February 28, 2022

Are Medical Expenses Tax Deductible In Canada?

By Brenda Spiering and Sun Life Staff

Did you know you can claim a portion of your family’s health expenses and your health insurance premiums on your tax return? Here’s how it works.

It was the call every parent dreads: “Your son’s been in an accident.” Fortunately, in my case, the next words I heard were, “But he’s all right.” After I caught my breath, I learned that my 19-year-old son had been in an accident. While he wasn’t badly hurt, his front teeth were. His formerly perfect, orthodontically aligned two front teeth were no more.

This was bad news. But I felt a sense of relief. It was something we could fix. But, as I soon discovered, major dental reconstruction is a costly affair. In our case, we were lucky in that respect because it was an accident. That meant my health insurance at work could cover a portion of the expense.

What I didn’t know, however, until I went to file my tax return, was that I could also claim as a tax credit:

  • the portion of the bill that I covered myself, and
  • a portion of our health insurance premiums. 

“The Medical Expense Tax Credit may be one of the most underused tax breaks available to Canadians.” So says Stuart Dollar, Director of Insurance Tax Solutions for Sun Life. Why? “Because getting the most from it requires some careful planning – including keeping all of your medical receipts.”

Here are answers to some of your questions about claiming your medical expenses on your tax return: 

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Can you get a credit for unreimbursed medical expenses?

You may. To get a credit, these unreimbursed medical expenses must exceed a set threshold. The threshold for the 2021 tax year is 3% of net income* or $2,421, whichever is less. Threshold levels for the provincial part of the credit may be different. In Quebec, for provincial income tax purposes the threshold is 3% of both spouses’ combined net income – there is no “lesser of”.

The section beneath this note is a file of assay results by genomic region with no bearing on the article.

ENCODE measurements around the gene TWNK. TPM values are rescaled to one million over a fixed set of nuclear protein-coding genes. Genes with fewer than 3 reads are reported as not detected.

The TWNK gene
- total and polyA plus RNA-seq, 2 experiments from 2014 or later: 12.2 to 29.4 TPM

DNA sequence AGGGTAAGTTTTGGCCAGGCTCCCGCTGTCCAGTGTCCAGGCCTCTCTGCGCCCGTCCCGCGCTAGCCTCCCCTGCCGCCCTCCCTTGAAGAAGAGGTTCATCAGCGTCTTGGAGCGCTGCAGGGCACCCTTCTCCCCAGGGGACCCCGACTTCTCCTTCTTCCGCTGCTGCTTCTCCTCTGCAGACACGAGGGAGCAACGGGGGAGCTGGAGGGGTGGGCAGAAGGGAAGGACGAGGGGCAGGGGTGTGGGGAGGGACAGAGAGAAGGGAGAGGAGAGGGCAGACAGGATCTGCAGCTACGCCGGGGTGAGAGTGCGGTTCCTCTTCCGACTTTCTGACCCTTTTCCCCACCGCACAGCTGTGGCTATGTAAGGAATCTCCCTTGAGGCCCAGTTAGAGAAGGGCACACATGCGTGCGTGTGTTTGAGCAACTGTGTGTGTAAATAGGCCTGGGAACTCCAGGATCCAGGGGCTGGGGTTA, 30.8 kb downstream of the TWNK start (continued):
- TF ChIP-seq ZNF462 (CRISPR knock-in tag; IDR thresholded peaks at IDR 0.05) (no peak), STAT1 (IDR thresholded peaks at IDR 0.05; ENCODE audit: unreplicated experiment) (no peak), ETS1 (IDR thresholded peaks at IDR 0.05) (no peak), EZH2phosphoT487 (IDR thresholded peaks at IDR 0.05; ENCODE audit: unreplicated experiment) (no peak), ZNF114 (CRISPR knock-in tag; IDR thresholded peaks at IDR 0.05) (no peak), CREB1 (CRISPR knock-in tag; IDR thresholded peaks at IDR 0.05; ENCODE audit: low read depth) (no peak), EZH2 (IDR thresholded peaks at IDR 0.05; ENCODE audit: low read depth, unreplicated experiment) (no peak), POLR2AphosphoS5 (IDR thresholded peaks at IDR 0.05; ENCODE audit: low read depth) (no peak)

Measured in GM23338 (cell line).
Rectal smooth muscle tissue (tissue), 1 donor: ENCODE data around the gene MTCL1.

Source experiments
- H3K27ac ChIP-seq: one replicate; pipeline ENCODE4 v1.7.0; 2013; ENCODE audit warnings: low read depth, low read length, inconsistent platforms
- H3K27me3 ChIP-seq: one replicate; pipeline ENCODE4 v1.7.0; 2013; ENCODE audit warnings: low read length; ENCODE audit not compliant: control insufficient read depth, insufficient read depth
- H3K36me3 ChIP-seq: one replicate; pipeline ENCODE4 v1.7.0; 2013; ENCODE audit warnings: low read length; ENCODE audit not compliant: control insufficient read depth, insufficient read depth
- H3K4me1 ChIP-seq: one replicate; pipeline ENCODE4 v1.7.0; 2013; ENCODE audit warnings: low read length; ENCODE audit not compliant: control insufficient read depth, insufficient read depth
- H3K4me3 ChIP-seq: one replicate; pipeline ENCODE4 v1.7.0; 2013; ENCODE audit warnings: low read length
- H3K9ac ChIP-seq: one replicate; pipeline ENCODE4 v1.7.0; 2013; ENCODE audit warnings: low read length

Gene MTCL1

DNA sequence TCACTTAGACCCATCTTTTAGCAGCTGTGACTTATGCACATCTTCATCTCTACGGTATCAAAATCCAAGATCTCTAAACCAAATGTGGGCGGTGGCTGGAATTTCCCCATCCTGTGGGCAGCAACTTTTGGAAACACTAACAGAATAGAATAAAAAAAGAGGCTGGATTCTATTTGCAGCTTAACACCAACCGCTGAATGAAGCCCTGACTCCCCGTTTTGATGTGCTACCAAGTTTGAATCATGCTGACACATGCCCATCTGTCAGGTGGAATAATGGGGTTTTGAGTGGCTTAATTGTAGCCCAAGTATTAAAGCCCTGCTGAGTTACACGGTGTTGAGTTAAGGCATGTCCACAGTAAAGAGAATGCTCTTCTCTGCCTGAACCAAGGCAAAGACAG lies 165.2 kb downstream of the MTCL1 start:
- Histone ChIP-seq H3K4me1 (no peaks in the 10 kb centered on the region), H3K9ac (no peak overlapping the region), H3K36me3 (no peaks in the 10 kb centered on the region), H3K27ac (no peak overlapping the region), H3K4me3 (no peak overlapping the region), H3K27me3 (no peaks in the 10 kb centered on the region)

(*Net income refers to the income you’re left with after deductions such as RRSP deductions.)

At what credit rate does the government give the Medical Expense Tax Credit? 

The government gives this credit at the lowest marginal tax rate. The lowest federal tax rate is 15%.

Provincially, tax rates vary. For example, in Ontario, the lowest rate is 5.05%. Added together with the federal rate, this makes the lowest marginal tax rate in Ontario 20.05%.

Can either spouse claim the credit?

Yes. And they can use the entire family’s medical expenses. So, in most cases, the lower-earning spouse can claim the credit because their threshold will be lower.

Can you use the credit to reduce your taxes for the year?

Yes. But remember your expenses don’t all have to come from the same tax year. They just must come from any 12-month period that ends in the tax year.

For example, for your 2021 tax return, you could use expenses you had from January 1, 2021, to December 31, 2021. Or you could use expenses you had from January 2, 2020, to January 1, 2021, or for any 12-month period in between, whichever works better for you.

Can you claim out-of-pocket medical expenses?

You may be able to claim all eligible medical expenses for which you have not been reimbursed, such as from a health insurance plan.

For example, let’s say you went to the dentist and the charges were $750. Your health insurance plan reimbursed you for $450. In this case, you can claim $300 toward your medical expense tax credit.